Re-possession Stopped (29.01.19)

5 months ago

Welcome to world of property theft, the statutory courts (administrative hearings) and the mortgage industry.

On Tuesday 29th January 2019, bailiffs turned up to a property in Portsmouth stating that they had obtained a possession order and that they were going to evict the owner. This, despite the fact that they did not have a court order signed by a judge, the mortgage company (Mortgages 1) had also created and used fraudulent paperwork (N49) to instruct the bailiffs to evict and that the bailiffs had also created a fraudulent document (EX96), which they then tried to use to evict the homeowner.

In addition to the above, the homeowner, a living man, has confirmed his standing under common law by recording his birth with the Common Law Court, he has obtained the ownership of the legal fiction attached to him and that his property has been transferred to the jurisdiction of the Common Law Court.

In attendance on the day, there were three bailiffs, a couple of locksmiths, a dog handler and two police constables, who were there to assist with the enforcement of statutory legislation. These individuals were also joined later by a police sergeant and after approximately an hour and a half, they all left empty handed while the homeowner remained in his house.

On a final point the Common Law Court would also like to thank the individual men and women, who turned up on the day to assist and witness proceedings. By standing together, we can assert our birth rights and hold every individual accountable for committing crimes against the people.

3 Responses to “Re-possession Stopped (29.01.19)”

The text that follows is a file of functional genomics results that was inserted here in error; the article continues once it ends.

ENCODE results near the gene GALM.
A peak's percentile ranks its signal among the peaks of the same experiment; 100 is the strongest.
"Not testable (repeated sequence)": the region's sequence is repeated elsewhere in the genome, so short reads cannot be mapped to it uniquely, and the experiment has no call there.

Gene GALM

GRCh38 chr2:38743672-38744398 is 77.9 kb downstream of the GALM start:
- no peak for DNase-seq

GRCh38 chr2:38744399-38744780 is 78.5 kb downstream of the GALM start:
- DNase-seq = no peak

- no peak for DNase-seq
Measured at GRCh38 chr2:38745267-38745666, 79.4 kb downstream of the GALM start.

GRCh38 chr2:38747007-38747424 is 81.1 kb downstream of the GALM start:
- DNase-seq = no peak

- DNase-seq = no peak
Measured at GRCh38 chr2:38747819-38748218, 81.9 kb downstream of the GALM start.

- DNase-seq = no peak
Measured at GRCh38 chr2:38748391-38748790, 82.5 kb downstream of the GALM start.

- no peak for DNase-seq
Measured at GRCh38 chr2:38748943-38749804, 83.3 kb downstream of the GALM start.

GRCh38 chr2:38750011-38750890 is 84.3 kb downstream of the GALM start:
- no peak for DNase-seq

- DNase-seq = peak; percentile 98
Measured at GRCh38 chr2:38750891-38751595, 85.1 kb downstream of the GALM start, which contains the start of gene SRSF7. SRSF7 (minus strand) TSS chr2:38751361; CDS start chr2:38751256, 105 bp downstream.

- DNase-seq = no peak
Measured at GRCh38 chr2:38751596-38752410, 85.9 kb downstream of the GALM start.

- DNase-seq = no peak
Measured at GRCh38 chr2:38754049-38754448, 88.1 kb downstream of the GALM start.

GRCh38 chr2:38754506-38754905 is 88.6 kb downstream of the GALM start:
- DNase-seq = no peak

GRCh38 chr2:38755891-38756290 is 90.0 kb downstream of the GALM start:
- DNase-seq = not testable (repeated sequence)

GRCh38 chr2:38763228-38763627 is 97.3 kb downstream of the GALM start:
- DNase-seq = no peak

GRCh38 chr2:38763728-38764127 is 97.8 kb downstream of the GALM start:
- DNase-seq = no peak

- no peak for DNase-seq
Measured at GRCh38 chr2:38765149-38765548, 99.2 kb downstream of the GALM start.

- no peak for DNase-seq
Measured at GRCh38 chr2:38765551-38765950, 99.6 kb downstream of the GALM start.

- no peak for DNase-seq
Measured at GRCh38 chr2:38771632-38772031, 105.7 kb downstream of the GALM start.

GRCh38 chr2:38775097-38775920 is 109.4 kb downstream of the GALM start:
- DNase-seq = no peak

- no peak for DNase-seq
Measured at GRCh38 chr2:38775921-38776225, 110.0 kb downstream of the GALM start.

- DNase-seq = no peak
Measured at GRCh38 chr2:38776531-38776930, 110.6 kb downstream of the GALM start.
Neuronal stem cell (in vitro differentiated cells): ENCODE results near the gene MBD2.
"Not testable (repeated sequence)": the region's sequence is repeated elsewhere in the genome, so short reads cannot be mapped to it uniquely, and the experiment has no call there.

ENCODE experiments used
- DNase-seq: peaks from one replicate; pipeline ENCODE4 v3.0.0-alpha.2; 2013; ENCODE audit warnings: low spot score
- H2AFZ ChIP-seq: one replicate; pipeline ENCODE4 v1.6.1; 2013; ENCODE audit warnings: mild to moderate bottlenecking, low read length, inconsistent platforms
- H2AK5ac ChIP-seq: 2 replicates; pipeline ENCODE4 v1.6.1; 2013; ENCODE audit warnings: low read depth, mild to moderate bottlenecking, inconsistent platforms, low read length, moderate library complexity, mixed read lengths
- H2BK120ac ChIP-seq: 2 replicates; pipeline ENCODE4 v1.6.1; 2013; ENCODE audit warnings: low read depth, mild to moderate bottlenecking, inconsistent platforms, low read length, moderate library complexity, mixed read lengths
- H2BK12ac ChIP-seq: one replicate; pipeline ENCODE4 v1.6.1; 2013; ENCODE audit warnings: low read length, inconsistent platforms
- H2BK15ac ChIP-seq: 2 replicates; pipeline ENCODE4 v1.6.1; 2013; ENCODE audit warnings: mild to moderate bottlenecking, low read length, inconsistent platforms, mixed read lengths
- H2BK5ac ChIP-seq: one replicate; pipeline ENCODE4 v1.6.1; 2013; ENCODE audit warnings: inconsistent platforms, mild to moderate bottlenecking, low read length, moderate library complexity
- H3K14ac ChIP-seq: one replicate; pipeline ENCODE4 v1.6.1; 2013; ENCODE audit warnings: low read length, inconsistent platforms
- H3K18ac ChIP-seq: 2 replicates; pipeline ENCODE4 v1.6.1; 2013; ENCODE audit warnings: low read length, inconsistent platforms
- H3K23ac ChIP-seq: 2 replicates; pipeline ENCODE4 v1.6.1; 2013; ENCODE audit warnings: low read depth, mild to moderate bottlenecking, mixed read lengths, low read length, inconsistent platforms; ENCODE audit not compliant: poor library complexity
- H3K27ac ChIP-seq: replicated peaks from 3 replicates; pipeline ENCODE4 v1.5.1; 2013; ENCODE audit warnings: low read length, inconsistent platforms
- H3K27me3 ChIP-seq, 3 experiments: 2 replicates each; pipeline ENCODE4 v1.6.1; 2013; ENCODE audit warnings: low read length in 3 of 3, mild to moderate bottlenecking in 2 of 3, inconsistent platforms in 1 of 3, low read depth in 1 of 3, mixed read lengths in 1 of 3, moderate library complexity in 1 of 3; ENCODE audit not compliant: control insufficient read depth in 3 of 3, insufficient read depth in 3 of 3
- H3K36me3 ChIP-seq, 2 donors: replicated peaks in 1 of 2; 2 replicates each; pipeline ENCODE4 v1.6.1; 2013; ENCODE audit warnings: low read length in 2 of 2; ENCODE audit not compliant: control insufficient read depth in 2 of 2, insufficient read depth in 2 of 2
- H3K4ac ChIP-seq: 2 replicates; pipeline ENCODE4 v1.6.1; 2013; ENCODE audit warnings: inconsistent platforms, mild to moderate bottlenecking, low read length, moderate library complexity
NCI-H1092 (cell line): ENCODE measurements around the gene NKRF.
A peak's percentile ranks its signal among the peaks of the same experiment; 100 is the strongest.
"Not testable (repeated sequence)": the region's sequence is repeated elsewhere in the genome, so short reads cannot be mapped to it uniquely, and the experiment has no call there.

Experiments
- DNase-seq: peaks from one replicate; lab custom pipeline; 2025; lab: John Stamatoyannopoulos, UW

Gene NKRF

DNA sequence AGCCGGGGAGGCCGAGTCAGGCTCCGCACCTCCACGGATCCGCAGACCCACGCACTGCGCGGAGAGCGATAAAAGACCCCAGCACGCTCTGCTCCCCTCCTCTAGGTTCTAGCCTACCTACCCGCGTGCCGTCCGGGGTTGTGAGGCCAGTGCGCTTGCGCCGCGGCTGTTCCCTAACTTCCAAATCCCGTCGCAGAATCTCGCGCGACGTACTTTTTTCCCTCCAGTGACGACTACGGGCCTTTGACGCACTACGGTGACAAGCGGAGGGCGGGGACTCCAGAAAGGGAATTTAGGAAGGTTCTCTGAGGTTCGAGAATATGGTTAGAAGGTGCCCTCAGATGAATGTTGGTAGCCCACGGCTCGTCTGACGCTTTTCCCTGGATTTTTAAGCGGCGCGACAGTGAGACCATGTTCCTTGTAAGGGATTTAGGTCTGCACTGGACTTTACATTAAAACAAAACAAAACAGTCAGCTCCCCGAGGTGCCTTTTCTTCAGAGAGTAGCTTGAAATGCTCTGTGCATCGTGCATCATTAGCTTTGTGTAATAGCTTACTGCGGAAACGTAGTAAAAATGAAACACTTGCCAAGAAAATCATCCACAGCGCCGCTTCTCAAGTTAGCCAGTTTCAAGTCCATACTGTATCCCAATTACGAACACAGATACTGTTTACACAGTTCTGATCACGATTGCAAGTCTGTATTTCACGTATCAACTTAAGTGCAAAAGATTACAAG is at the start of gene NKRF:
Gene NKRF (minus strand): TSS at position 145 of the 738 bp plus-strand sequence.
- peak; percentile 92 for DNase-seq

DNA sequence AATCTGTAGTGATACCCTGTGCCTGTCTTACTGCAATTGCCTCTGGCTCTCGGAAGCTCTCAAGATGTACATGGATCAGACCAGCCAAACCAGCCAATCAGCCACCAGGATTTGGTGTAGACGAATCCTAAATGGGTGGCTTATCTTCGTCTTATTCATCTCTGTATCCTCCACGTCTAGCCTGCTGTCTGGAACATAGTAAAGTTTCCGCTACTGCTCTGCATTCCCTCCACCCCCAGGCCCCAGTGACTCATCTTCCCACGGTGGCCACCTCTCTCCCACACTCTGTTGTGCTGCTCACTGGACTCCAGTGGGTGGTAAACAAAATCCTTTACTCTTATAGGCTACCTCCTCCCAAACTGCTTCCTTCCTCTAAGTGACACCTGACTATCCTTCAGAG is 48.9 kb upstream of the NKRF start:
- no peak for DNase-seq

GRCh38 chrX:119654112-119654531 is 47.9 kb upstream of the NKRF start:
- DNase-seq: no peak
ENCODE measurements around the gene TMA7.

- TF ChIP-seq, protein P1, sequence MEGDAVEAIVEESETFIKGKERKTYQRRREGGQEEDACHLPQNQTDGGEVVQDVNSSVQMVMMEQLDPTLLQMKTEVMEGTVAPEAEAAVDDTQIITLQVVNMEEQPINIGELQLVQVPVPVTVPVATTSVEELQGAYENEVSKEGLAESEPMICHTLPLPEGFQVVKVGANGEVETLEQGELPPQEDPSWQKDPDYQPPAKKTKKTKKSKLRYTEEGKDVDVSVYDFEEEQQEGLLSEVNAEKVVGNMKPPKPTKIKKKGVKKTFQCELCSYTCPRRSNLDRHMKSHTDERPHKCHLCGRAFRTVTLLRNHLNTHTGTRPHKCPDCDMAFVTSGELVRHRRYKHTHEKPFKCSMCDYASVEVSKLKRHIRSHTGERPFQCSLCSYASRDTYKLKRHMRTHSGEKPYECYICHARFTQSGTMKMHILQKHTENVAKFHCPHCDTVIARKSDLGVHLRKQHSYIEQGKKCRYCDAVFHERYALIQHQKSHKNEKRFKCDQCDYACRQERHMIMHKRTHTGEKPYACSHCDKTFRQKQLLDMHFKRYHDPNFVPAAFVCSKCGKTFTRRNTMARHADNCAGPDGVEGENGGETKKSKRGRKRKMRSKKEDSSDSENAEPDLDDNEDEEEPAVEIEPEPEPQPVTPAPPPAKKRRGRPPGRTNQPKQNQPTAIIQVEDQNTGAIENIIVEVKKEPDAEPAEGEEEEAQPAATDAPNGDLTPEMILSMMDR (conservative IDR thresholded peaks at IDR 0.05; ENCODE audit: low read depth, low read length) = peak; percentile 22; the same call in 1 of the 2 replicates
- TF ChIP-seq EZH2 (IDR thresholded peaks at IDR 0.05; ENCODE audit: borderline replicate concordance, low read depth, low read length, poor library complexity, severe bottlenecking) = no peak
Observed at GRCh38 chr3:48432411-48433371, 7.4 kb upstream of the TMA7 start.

1. bobbywhite@protonmail.com on February 27th, 2019 1:52 pm

    Well done to all involved it seems the first attempt at eviction is the easy part, if the bailiffs know there’s some opposition they don’t usually attempt it, I had a similar experience with mine on 4th December 2018. Different areas seem to have different ways in dealing with the first attempt, but if you hold your ground they will give up to return another day without notice. With my case they went back to the county court the next day and were automatically issued an N54A notice of further attempt at eviction, it says on the notice ‘you will not be given notice of when this will be’. They finally turned up on 5th February 2019 with the police at 8am, they asked if I was going to let them in and I said no. The next minute the police were smashing in the side door. I went wooden club in hand to the side door to see a police constable just about to enter, I warned him not to enter. Long story short he tasered me once in the chest with no effect, then again in the leg which did have some effect and gave the police time to enter and arrest me. I was punched in the face a few times and possibly hit on the head with a baton which caused my head to bleed, and cuffed hands behind my back. I was detained for 15 hours after not saying a word before being released on bail charged with 2 assaults on emergency workers namely police constables, I have a date at the magistrates court on 8th March. There was no serious injury and I refused any medical attention, I intend prosecuting the police but obviously it won’t be easy but will do whatever’s needed to turn the table. As I said the first eviction attempt is easy to stop, but we need to work on their 2nd attempt.

  2. keith shaw on April 26th, 2019 8:13 pm

    yet again an exellent result

  3. :Terry-John-Maurice :of the House of Shields. CLC on May 19th, 2019 1:29 pm

    I believe I have got this correct in that under International law you have the right to defend yourself against any aggressor and use reasonable force to do so. https://en.wikipedia.org/wiki/Self-defence_in_international_law There are also many other links if you use search engines.

What do you think?

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